The U.S. Fish and Wildlife Service West Virginia Field Office works with others to conserve, protect and enhance fish, wildlife and plants and their habitats for the continuing benefit of the American people.

Our office helps to recover threatened and endangered species, enforces federal fish, wildlife, and plant laws and regulations, partners with private landowners to restore natural habitats, and ensures that wildlife resources are considered by agencies during the planning and operating of wind, coal, hydropower, oil and gas, and road projects.

About Us

Our Ecological Services office is comprised of talented staff working on a variety of different project types with the goals of protecting and conserving West Virginia's unique fish and wildlife resources. We work closely with individual landowners as well as local, state, and other federal organizations to reach these goals. 

What We Do

The West Virginia Field Office is responsible for conserving federally listed threatened and endangered species that occur in the State of West Virginia. We work with our partners in federal and state agencies, tribes, local governments, the business community, and private citizens to help protect important habitat. We help increase species' populations and reduce the threats to their survival so that they can be removed from federal protection. 

We provide guidance and expertise, administering the Endangered Species Act, and the Fish and Wildlife Conservation Act. We also conduct work and collaborate with other agencies on Natural Resource Damage Assessment projects, Federal Energy Regulatory Commission projects, and Partners for Fish and Wildlife Program habitat restoration on private lands. When assisting with project reviews, our goal is to avoid and minimize impacts to listed species.

When we protect species and habitats, we conserve the natural resources on which we all depend. Wild things and wild places are part of our shared inheritance. They are part of the natural foundation of the lands we call home.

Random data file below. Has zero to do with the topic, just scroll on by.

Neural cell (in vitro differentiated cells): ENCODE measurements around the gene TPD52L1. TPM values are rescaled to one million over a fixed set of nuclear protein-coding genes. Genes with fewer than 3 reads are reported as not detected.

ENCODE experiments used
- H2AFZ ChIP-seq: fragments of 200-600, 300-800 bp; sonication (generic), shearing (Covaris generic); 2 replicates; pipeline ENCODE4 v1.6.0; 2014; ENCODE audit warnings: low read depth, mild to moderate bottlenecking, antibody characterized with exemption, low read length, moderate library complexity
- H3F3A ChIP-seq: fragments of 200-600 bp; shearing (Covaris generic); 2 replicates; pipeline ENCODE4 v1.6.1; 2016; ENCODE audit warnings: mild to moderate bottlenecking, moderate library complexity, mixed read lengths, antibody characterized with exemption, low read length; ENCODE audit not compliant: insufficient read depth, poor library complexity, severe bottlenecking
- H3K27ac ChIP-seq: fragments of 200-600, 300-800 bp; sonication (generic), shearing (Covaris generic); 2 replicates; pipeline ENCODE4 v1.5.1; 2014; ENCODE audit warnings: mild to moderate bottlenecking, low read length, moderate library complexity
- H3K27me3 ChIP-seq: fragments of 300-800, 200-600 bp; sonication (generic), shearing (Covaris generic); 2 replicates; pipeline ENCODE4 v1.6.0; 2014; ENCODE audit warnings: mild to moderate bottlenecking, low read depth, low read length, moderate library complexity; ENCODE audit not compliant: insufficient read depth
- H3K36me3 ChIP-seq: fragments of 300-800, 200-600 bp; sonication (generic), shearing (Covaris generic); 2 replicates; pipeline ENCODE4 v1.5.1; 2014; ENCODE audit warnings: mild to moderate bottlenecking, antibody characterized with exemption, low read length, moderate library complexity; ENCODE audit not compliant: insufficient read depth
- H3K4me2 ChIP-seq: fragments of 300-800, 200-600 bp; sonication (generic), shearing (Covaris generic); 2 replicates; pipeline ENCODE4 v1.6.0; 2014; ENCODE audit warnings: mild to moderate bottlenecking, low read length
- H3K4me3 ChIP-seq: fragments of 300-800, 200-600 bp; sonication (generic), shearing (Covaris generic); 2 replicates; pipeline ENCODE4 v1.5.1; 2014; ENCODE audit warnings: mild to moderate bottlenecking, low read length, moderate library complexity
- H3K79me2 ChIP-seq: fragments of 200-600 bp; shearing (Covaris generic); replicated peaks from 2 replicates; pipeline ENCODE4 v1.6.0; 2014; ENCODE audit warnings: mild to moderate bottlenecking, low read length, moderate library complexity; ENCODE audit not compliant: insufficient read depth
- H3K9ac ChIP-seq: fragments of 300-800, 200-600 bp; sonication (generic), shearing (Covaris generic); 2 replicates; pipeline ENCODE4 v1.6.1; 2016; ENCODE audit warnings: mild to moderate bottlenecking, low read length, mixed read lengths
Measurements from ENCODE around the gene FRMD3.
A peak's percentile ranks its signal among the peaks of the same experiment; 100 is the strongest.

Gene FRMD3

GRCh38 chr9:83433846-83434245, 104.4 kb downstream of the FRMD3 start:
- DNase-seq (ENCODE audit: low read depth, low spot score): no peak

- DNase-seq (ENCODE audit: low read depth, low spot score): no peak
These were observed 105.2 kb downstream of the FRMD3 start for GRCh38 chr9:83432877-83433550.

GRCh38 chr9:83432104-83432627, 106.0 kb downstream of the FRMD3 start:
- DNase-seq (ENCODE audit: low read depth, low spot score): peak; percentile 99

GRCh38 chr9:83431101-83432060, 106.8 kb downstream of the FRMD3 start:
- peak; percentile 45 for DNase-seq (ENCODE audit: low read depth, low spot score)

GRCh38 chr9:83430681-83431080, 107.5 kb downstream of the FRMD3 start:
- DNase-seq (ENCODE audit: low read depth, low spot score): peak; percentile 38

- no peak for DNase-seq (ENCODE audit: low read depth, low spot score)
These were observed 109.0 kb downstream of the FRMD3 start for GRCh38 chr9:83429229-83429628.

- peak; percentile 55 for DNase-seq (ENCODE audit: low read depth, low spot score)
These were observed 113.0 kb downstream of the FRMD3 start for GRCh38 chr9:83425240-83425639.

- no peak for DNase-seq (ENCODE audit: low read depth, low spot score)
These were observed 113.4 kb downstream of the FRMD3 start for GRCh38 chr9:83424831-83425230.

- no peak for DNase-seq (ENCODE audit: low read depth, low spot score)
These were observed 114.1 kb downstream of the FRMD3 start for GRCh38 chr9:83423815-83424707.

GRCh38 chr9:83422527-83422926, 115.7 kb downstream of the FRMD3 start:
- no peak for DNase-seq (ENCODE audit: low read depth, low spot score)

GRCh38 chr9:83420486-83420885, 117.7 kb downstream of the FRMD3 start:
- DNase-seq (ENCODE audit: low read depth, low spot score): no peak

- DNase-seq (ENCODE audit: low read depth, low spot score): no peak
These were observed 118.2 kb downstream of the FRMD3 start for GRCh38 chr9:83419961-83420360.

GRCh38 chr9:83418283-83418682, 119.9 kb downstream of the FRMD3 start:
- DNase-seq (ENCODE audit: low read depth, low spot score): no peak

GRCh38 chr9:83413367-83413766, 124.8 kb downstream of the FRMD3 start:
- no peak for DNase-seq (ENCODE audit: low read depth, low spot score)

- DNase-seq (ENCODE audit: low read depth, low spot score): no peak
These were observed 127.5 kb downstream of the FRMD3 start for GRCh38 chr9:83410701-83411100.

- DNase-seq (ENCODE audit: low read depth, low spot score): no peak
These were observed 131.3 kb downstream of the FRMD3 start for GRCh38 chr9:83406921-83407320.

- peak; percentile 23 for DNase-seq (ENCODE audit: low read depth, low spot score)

Our Organization

As a field office within the National Ecological Services Program, we are responsible for reviews of projects, endangered species planning and recovery efforts, environmental contaminants research and remediation, and a variety of conservation partnerships and grants. The West Virginia Partners for Fish and Wildlife Program provides technical and financial assistance to landowners interested in restoring and enhancing wildlife habitat on their lands.

Below are the national program pages for programs conducted by our office - for West Virginia specific information on these programs (and others), please visit the "More About What We Do" section, above. 

A rocky shoreline of a river. The water is calm. Mist and green branches line the river.
The Ecological Services Program works to restore and protect healthy populations of fish, wildlife, and plants and the environments upon which they depend. Using the best available science, we work with federal, state, Tribal, local, and non-profit stakeholders, as well as private land owners, to...
Close up of a California condor. Its pink featherless head contrasts with its black feathers.
We provide national leadership in the recovery and conservation of our nation's imperiled plant and animal species, working with experts in the scientific community to identify species on the verge of extinction and to build the road to recovery to bring them back. We work with a range of public...
Partners for Fish and Wildlife: Nevada Coordinator Susan Abele Meets with Pyramid Lake Paiute Tribe Member to Conduct a Site Visit at Pyramid Lake Indian Reservation
The Partners for Fish and Wildlife Program provides free technical and financial assistance to landowners, managers, tribes, corporations, schools and nonprofits interested in improving wildlife habitat on their land. Since 1987, we have helped more than 30,000 landowners to complete more than 50,...
Pronghorn running through sagebrush with natural gas field facility in background.
The U.S. Fish and Wildlife Service works collaboratively with other federal agencies, industries, and other stakeholders to achieve infrastructure development goals in ways that are sustainable and compatible with the conservation of fish, wildlife, and their habitats.

Our Species

The Endangered Species Act defines an endangered species as any species that is in danger of extinction throughout all or a significant portion of its range. A threatened species is any species that is likely to become an endangered species within the foreseeable future throughout all or a significant portion of its range.

The West Virginia Field Office works with a diverse assemblage of threatened and endangered species, ranging from species only occurring within the state, such as the Cheat Mountain salamander and diamond darter, to wide-ranging species such as the Indiana bat and snuffbox mussel. 

Get Involved

Learn how to get involved as a volunteer with our office.

Location and Contact Information